In 1980's Detroit, 17 year-old Richard Wershe, Jr. allegedly ran a sophisticated inner-city drug dealing operation. Now, journalists, police, federal agents and hit men are speaking for the first time about the legend of "White Boy Rick."
Richard Wershe Jr.,
Scott M. Burnstein,
Set in contemporary Chicago, amid a time of turmoil, four women with nothing in common except a debt left behind by their dead husbands' criminal activities, take fate into their own hands, and conspire to forge a future on their own terms.
Early 1970s. Four strangers check in at the El Royale Hotel. The hotel is deserted, staffed by a single desk clerk. Some of the new guests' reasons for being there are less than innocent and some are not who they appear to be.
Set in 1980s Detroit at the height of the crack epidemic and the War on Drugs, WHITE BOY RICK is based on the moving story of a blue-collar father and his teenage son, Rick Wershe Jr., who became an undercover police informant and later a drug dealer, before he was abandoned by his handlers.
Paid in Full
Written by Eric B. (as Eric Barrier) and Rakim (as William Griffin)
Performed by Eric B. & Rakim
Courtesy of Island Records under license from Universal Music Enterprises
Published by Universal - Songs of Polygram International, Inc. on behalf of itself and Robert Hill Music (BMI) See more »
Not That Bad.
White Boy Rick is the cinematic equivalent of Sloppy Joes. It tastes good, but it never coalesces into something satisfying, with a solid base of support to keep it together. White Boy Rick has all the ingredients of a great film. A stellar all-star cast, excellent cinematography, razor-sharp editing and a story that keeps you invested the entire time. But something seems missing. For one, some of the story seems rushed to get to the more interesting aspects, without properly explaining how we get there. For example, how did the FBI hone into Rick and his father for an FBI investigation? The agents just appear in the beginning, and we're supposed to roll with it. Now you understand why I compared it to Sloppy Joes. The exposition, at times, is pretty sloppy. But fortunately, never once did that take me out of the film. White Boy Rick is a thoroughly good time at the movies. The performances, notably from McConaughey, are top notch. White Boy Rick himself garners sympathy as a lost soul, and that's important to clarify. Some people might write this off as a run-of-the-mill crime thriller biting off "The Wire". If I was so inclined to be jaded, maybe I'd agree. But always give things the benefit of the doubt. Give it a watch?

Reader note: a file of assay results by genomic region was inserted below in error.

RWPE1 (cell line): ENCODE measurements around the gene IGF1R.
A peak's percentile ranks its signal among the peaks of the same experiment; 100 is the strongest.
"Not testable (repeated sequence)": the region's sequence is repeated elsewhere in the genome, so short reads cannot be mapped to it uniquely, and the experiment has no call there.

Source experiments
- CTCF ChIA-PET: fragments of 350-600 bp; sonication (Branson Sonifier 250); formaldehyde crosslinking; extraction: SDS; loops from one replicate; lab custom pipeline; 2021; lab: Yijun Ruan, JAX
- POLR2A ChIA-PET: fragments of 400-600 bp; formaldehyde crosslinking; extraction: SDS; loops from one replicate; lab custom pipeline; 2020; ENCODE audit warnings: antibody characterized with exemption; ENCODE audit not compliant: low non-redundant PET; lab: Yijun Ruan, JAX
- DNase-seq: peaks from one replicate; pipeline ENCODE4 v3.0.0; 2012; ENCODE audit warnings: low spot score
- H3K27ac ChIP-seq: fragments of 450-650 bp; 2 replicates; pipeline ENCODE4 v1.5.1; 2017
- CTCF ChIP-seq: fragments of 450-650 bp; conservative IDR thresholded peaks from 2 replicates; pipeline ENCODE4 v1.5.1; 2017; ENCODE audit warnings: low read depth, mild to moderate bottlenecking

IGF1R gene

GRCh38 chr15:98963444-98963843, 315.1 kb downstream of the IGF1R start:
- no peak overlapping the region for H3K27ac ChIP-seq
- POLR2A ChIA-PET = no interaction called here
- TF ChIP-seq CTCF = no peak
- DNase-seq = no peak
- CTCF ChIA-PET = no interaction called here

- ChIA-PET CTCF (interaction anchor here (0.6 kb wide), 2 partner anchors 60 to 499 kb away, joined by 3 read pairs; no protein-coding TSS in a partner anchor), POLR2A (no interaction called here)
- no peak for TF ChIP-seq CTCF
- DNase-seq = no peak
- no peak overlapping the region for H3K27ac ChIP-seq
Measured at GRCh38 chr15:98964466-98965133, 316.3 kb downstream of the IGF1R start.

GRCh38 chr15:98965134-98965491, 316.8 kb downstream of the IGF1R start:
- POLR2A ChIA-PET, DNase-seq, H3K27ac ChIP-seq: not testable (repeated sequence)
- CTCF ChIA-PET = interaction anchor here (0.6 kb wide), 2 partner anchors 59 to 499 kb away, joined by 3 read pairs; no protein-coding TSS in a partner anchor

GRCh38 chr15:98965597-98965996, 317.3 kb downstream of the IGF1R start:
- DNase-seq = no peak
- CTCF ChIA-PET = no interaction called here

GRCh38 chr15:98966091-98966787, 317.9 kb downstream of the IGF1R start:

9 of 10 people found this review helpful.
Was this review helpful to you?
| Report this